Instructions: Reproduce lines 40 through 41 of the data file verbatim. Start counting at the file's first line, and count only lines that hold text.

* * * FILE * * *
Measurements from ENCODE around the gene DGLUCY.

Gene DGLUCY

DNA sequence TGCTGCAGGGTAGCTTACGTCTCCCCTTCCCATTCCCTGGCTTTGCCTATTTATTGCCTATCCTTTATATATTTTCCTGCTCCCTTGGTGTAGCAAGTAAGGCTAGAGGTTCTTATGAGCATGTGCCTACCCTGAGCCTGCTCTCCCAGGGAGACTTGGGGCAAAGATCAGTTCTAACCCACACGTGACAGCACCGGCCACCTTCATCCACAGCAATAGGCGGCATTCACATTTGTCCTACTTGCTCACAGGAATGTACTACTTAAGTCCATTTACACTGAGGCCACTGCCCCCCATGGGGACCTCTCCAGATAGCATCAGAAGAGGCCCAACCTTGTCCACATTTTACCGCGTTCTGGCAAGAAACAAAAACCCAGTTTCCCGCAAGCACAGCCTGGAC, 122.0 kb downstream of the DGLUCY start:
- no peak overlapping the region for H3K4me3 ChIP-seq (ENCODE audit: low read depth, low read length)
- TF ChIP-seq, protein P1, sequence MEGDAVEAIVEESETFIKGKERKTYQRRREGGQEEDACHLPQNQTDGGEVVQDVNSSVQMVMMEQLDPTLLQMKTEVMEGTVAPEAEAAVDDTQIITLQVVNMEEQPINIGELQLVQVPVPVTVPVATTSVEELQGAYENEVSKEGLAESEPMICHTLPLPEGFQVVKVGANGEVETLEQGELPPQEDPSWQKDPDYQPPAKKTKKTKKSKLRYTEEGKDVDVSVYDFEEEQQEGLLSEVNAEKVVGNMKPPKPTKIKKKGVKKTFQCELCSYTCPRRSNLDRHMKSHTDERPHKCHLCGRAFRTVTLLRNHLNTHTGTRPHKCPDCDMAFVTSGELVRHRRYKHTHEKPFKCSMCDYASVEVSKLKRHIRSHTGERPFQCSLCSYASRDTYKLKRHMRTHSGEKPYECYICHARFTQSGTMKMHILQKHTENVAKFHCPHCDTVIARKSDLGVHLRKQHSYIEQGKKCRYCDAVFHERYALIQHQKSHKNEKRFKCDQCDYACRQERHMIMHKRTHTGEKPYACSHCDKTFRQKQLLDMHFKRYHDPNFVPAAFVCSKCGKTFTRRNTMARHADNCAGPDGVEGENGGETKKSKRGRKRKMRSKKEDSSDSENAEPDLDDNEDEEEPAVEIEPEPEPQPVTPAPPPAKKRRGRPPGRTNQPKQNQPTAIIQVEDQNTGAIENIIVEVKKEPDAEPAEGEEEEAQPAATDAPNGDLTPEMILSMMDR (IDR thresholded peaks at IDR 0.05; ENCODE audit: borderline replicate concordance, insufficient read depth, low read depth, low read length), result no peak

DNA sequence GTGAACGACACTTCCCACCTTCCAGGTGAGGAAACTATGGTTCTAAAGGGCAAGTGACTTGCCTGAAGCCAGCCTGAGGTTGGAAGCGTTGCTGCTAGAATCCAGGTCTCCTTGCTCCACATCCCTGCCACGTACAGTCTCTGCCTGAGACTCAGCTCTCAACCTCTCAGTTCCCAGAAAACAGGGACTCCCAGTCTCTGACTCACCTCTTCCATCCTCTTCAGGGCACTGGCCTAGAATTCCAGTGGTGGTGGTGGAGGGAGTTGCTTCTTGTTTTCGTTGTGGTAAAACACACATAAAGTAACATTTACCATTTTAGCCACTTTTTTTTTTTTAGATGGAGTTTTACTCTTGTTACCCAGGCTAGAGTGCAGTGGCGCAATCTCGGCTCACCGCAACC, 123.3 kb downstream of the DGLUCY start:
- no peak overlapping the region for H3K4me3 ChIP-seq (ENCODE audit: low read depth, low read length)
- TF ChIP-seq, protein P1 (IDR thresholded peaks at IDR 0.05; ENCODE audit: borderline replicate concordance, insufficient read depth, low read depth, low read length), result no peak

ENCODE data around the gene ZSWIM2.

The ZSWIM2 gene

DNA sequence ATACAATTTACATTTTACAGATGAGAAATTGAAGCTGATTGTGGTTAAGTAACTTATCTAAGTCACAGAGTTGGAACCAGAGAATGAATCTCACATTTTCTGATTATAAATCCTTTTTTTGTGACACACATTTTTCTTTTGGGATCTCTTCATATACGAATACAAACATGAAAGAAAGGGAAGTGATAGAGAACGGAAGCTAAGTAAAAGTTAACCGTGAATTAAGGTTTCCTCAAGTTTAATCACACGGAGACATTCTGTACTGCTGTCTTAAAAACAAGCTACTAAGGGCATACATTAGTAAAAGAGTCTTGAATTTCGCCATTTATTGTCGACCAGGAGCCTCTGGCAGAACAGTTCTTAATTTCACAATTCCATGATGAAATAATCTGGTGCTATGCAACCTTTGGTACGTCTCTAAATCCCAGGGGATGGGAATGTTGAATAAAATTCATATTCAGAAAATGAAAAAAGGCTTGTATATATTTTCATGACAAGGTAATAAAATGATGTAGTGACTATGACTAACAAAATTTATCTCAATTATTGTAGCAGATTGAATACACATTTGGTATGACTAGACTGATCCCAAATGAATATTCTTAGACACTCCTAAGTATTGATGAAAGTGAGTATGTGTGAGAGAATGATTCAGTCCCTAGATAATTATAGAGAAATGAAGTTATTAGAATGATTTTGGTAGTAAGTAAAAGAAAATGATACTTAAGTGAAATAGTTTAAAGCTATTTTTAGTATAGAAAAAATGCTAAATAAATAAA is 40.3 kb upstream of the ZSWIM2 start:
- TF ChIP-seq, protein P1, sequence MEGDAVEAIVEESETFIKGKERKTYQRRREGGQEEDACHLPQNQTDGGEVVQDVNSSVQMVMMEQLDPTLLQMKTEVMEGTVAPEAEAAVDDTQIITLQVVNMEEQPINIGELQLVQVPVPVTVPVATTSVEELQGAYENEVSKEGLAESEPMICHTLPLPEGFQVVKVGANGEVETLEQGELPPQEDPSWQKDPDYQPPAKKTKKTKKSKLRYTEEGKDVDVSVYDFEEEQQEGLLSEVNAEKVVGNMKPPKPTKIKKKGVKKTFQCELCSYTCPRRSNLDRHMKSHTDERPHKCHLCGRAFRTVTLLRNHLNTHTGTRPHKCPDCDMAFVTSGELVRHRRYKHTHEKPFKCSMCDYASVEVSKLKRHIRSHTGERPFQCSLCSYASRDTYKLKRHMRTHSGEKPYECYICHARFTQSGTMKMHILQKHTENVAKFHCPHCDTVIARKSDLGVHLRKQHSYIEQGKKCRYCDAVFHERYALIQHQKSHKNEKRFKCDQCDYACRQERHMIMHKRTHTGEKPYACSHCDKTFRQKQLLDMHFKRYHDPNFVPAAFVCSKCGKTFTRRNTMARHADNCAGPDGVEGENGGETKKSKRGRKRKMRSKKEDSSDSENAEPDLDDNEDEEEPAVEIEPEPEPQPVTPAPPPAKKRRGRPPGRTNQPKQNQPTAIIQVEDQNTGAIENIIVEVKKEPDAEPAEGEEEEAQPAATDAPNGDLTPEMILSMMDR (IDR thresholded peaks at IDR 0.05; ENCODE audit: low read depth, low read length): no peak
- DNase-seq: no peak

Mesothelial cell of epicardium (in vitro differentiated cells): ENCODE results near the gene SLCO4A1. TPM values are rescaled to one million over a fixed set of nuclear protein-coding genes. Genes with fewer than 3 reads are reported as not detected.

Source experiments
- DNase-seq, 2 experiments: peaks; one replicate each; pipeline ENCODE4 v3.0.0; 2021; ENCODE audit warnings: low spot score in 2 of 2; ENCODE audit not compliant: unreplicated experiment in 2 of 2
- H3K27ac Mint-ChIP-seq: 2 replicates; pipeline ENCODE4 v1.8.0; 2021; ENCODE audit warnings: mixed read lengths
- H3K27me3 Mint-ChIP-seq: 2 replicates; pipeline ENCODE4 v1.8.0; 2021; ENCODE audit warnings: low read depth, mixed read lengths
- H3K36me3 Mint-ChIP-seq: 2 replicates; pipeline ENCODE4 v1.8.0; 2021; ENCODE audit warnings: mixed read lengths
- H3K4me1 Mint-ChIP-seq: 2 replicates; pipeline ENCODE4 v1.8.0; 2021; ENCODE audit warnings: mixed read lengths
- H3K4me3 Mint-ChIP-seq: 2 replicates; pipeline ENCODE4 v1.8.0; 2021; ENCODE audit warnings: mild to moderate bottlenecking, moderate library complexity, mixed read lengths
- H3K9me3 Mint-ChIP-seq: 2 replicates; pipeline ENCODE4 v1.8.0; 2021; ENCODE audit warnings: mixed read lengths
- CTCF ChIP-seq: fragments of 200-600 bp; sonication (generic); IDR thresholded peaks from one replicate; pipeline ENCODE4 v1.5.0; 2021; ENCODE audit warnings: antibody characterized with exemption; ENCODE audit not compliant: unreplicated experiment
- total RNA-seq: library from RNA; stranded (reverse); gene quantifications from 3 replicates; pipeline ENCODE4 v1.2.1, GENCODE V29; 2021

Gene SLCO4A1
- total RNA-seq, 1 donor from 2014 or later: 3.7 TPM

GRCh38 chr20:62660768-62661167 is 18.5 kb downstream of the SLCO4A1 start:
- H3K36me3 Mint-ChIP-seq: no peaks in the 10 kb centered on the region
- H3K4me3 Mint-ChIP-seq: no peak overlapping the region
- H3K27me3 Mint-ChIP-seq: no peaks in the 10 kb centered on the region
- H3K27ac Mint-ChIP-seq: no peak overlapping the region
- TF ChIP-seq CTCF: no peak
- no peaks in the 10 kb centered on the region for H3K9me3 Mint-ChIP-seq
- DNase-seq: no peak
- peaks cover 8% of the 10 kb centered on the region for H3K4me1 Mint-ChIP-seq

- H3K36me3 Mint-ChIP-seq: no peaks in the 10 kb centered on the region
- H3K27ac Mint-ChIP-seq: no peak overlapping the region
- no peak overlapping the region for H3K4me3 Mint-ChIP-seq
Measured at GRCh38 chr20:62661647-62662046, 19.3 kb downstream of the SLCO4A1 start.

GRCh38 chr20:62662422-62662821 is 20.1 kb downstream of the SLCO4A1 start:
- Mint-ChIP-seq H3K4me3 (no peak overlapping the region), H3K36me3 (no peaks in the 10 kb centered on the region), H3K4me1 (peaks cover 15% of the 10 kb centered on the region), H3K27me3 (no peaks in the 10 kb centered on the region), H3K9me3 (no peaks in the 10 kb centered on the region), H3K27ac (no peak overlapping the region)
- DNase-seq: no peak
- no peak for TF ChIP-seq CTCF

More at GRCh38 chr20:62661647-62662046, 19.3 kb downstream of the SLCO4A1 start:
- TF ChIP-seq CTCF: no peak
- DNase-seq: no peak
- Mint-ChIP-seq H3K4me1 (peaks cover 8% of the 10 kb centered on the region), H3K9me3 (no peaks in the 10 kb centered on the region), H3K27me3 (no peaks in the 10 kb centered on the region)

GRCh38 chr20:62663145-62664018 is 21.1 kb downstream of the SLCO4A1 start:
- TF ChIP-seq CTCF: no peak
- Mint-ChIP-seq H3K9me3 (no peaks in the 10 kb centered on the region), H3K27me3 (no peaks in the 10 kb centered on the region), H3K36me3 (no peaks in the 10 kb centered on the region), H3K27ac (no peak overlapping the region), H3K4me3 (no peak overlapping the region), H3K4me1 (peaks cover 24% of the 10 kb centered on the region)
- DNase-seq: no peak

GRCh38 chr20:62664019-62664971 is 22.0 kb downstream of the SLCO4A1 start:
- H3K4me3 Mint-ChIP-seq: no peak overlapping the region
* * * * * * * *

GRCh38 chr20:62662422-62662821 is 20.1 kb downstream of the SLCO4A1 start:
- Mint-ChIP-seq H3K4me3 (no peak overlapping the region), H3K36me3 (no peaks in the 10 kb centered on the region), H3K4me1 (peaks cover 15% of the 10 kb centered on the region), H3K27me3 (no peaks in the 10 kb centered on the region), H3K9me3 (no peaks in the 10 kb centered on the region), H3K27ac (no peak overlapping the region)